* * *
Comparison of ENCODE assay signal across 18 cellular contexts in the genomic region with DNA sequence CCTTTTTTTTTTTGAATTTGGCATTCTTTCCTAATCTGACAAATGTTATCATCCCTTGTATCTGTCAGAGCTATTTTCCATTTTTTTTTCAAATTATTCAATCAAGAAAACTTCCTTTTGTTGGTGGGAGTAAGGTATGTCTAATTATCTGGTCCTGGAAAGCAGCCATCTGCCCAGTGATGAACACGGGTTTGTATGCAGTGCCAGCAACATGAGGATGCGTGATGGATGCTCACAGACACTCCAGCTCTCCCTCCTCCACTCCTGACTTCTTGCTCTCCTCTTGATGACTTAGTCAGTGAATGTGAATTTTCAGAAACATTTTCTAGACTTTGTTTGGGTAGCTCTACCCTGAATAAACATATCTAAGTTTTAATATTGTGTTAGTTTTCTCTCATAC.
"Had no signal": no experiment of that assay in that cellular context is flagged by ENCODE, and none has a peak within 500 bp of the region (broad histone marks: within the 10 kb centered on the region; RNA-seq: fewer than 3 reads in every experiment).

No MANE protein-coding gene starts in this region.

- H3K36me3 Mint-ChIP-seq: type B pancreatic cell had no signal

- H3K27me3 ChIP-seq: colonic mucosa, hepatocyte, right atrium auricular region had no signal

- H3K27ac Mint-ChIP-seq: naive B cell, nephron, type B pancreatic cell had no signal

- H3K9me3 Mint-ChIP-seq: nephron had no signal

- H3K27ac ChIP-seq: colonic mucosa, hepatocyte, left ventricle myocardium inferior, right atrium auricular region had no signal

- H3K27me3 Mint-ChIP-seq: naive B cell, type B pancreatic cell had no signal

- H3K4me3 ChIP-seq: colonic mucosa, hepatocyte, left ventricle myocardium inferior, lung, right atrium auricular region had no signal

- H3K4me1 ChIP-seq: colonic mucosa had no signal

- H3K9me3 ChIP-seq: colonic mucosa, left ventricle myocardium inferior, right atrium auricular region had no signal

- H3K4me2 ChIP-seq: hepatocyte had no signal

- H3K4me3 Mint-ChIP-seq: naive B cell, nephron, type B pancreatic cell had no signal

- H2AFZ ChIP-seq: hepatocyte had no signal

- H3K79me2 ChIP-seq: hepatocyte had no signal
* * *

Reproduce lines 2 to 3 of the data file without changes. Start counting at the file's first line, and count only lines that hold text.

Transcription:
"Had no signal": no experiment of that assay in that cellular context is flagged by ENCODE, and none has a peak within 500 bp of the region (broad histone marks: within the 10 kb centered on the region; RNA-seq: fewer than 3 reads in every experiment).

No MANE protein-coding gene starts in this region.